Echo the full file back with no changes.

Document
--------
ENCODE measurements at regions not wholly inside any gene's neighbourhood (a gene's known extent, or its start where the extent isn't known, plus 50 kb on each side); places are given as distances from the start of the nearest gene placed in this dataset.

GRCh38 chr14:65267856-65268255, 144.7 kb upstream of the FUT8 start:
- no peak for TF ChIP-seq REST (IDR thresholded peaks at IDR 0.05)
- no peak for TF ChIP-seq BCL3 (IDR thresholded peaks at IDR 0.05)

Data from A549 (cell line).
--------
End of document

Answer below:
ENCODE measurements at regions not wholly inside any gene's neighbourhood (a gene's known extent, or its start where the extent isn't known, plus 50 kb on each side); places are given as distances from the start of the nearest gene placed in this dataset.

GRCh38 chr14:65267856-65268255, 144.7 kb upstream of the FUT8 start:
- no peak for TF ChIP-seq REST (IDR thresholded peaks at IDR 0.05)
- no peak for TF ChIP-seq BCL3 (IDR thresholded peaks at IDR 0.05)

Data from A549 (cell line).